Each little spec of dust is blown out of the frame before framing.


The next morning, I am back at the Rubin Museum. The Sarvavid paintings are collected and taken to the framer. I travel along for the short distance. At the studio in Long Island City, I carefully inspect all the miniatures before they are framed. I take several photographs and check the detailed condition reports. The reports, prepared by a colleague who is a paper restorer, accurately describe the condition of the works before departure. 

I have no reason to complain about the working environment... Jazz music fills the room, and I enjoy the soothing atmosphere and the view of Manhattan.

In the evening, after the return transport, I visit the Whitney Museum of American Art. I am lucky enough to see a fantastic Edward Hopper exhibition during one of her last days.

The stairwell of the Rubin Museum of Art


The big day has arrived: the first three miniatures are given a place in the Death is Not the End exhibition. After a final check, the paintings are hung on the wall and anchored. I measure the relative humidity and temperature in the room. To see everything properly, there is a lot of light during installation. Measuring yields a value higher than the permissible 50 lux. The frames are therefore temporarily given a paper jacket. Only from the moment when the exhibition opens, the miniatures will be in the spotlights, which will then be perfectly adjusted.

The other six miniatures will be shown later, in alternating sets of three. Thus, none of the paintings will be exposed to the light for more than three months. In the meantime, they rest in the depot.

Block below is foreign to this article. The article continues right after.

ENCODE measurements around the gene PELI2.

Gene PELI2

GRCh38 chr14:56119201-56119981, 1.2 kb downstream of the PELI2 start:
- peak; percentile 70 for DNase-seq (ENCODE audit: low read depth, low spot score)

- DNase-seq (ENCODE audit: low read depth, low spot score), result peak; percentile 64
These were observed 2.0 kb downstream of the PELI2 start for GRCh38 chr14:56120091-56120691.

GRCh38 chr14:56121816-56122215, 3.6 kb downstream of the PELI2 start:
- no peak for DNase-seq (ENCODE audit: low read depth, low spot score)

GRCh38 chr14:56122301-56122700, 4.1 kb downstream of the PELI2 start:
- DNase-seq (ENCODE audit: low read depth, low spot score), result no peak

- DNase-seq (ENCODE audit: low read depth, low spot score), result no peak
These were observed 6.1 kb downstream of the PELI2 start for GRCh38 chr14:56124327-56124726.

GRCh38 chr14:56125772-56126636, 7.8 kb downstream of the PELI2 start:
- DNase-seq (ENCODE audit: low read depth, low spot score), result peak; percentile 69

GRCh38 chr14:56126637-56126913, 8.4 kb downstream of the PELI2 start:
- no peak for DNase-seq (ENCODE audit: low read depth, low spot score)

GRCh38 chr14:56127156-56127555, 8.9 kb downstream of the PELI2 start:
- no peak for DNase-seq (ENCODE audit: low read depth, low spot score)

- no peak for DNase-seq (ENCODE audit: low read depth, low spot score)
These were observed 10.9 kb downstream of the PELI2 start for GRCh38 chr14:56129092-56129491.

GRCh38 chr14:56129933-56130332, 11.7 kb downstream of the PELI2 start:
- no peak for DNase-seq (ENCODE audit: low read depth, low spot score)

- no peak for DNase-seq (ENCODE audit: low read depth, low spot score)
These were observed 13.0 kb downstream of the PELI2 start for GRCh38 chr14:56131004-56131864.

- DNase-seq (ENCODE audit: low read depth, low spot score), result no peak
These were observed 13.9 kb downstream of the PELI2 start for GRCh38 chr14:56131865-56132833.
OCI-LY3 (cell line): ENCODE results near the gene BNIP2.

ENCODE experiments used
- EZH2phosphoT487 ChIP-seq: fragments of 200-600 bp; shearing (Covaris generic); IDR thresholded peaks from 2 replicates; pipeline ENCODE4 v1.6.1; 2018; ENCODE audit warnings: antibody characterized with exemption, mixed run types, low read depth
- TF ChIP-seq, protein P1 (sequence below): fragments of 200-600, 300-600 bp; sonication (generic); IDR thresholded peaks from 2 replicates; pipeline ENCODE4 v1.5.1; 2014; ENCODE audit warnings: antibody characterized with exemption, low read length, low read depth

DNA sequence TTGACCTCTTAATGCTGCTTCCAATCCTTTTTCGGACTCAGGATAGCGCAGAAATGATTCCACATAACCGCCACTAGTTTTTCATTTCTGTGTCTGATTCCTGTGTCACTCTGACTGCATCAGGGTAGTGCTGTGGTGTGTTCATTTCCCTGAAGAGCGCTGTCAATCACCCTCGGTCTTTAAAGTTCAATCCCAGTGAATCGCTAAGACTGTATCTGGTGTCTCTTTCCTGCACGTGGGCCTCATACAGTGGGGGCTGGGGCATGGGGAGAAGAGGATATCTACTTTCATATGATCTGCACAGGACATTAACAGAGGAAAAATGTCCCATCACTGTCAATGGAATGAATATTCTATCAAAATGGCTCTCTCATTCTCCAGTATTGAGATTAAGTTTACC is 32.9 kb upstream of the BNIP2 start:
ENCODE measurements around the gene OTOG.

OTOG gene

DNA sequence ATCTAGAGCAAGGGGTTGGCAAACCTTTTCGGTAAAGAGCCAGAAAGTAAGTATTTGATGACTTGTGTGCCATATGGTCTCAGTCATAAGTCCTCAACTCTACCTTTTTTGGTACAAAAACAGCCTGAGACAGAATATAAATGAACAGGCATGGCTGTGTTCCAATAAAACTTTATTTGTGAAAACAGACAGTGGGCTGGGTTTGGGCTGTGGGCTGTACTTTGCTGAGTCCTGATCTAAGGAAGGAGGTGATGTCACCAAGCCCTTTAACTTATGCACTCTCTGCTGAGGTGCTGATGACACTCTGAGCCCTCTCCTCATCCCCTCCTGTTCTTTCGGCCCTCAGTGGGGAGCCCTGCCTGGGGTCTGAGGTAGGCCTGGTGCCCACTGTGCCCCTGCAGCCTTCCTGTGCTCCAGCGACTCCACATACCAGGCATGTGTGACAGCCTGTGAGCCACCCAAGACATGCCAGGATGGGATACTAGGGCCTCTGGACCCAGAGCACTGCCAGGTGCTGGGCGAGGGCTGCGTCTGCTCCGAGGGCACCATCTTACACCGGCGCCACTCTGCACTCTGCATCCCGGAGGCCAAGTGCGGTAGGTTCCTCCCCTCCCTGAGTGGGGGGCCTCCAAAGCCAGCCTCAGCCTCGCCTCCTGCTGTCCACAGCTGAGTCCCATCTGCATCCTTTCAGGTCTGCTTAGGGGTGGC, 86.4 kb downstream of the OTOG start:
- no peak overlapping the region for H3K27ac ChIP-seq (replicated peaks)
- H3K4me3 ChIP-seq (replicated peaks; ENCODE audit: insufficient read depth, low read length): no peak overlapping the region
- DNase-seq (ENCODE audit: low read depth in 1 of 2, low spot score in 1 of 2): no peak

What is already hanging in the exhibition space gives an idea of the final result. I regret all the more that I will not be able to see the final exhibition (yet). Fortunately, after installing the Sarvavid paintings, there will be time for an extended visit to the museum's other, instructive presentations.

To make the most of my last evening in New York, I venture out for another long walk. Via The Village, Little Italy, Chinatown and Wall Street, I descend to Battery Park. The breathtaking view of Lady Liberty immediately makes me forget the pain in my feet...

View of Lady Liberty from Battery Park ... for those with good eyes.


I reserve the last few hours before the return flight for a visit to the Museum of Modern Art (MoMa). That the lid of my coffee cup comes off during the walk there, resulting in a big stain on a new jumper, should not spoil the fun: MoMa also impresses with an incredibly rich selection. It is queuing for Vincent van Gogh's Starry Night, but I stay longest at René Magritte's Les amants.  

Time for the journey home... (And I am happy to report that I resisted the temptation to buy NY merchandise!)

About the expo

Death is Not the End
The Rubin Museum of Art, New York
17 March 2023 – 14 January 2024


Read more

Sarvavid Vairocana

The 54 preserved miniatures in this series together form a visual guide for meditation on a mandala. This is a depiction of the cosmos, in this case with Sarvavid Vairocana – the most important of the five heavenly or dhyani Buddhas.